Emily’s Tiara Trouble
Samantha Turnbull (2015)
Crows Nest: Allen & Unwin
Being the first of the Anti-Princess Club Series, author Samantha Turnbull has successfully managed to fit an array of issues facing young girls today into one small book. Emily, Bella, Grace and Chloe are sick of their parents assuming they know what they want to do with their lives. Emily reaches breaking point when, much to her disgust, her mum enters her into a beauty ‘spew worthy’ pageant. She is sick and tired of people commenting on how beautiful she is, I mean, don’t they know that she is a mathematician? The girls are sick of ‘girls getting one set of rules and boys getting another’, so the Anti-Princess Club is formed.
My favorite part of the book is when Bella breaks some gender stereotypes and explains “...it’s not about what’s best for boys and what’s best for girls…It’s about everyone being different. Some girls do like fairytales and dolls. I suppose some boys do too.” The whole book tries to encompass this quote; be true to yourself, don’t hide your dreams and those that love you will accept you for it.
Although I think the themes in this book could be carried through to high school, I believe this book is more suited for children in middle to upper primary. The cover and the title will generally appeal to a female reader, however the overall themes could relate to both genders. I cannot wait to read this book to my class, as both boys and girls can connect with the feeling of being misinterpreted by their parents and feeling like the only people who ‘get them’ are their friends.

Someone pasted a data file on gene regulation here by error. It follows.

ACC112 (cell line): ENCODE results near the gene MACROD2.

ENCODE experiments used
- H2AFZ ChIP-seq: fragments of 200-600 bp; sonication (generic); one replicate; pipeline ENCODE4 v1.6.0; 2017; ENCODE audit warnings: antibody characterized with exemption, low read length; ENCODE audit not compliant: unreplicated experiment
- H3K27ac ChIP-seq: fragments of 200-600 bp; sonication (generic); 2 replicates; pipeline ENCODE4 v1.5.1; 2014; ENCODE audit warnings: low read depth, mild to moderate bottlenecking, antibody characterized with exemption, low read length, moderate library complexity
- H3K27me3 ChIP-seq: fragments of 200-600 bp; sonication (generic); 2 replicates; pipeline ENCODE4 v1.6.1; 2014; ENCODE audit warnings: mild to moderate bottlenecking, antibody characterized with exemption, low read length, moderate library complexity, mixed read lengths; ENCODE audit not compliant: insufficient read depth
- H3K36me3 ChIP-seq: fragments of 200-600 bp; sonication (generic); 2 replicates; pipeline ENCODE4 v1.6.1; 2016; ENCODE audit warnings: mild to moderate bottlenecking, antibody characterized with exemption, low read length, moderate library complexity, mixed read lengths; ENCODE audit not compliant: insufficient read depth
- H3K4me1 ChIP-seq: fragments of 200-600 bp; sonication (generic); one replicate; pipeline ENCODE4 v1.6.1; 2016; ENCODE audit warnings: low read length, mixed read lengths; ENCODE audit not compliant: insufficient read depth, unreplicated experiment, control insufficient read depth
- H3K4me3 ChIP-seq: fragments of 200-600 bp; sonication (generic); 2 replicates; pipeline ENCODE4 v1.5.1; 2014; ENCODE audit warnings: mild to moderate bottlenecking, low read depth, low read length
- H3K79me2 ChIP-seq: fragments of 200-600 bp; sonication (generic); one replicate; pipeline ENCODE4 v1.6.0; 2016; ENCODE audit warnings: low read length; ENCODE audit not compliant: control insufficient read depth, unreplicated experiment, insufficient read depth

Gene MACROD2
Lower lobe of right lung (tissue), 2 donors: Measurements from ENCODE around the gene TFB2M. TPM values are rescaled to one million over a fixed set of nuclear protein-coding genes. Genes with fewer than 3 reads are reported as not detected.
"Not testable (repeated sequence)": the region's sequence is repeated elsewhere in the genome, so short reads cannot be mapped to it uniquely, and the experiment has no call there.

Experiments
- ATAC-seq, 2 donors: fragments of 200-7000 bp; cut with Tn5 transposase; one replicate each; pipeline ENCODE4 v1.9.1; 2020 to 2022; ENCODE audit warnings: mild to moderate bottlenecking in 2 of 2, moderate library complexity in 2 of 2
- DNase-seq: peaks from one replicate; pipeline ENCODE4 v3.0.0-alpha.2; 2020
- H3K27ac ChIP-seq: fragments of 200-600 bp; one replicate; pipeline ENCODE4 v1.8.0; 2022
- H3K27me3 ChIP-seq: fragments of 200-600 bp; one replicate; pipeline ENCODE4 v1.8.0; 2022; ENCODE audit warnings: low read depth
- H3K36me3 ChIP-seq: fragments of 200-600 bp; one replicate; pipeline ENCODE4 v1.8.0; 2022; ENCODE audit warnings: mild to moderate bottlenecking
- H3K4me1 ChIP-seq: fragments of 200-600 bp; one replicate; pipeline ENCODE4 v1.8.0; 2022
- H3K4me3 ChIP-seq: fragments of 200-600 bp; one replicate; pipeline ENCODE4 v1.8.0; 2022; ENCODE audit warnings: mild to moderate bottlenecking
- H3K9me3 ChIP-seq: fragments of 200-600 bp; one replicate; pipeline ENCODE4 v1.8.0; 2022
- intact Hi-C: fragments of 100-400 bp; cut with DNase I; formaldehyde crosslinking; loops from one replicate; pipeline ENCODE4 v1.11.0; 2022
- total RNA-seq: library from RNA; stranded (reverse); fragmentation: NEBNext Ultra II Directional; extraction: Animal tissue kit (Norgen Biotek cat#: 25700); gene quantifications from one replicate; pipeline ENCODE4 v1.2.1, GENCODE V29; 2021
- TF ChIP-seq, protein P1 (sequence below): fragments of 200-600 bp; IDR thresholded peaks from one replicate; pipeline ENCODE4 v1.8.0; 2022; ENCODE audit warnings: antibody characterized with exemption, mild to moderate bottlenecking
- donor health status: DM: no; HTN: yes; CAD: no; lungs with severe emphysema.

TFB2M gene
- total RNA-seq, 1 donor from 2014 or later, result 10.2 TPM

This book shows that with friendship, support and goals set in place anything is achievable if you set your mind to it. The girls in this story successfully achieve their written goals and this could be used as a model to demonstrate goal setting.
As a year four teacher I find I am constantly having a battle with my students to use words other than ‘said’ when writing. Something that stood out for me in this book was that the author uses a range of vocabulary to demonstrate speech, e.g. scoffs, yells, asks, questions…
I am disappointed that one character is subjected to body shaming by being dubbed ‘Hungry’ by Emily. I know the author was trying to send the message that the girls in the book promoted a healthy body weight and the intention was to provide some comedic relief for a clearly dolled up character, but I believe body shaming in any sort is harmful. This might make students believe it is okay to call naturally skinny girls ‘Hungry’. I do believe that the author has tried to remedy this by making it clear that ‘no one should be judged on their prettiness’.
Tanya Valencic – Christ the Priest Primary School, Melbourne, Victoria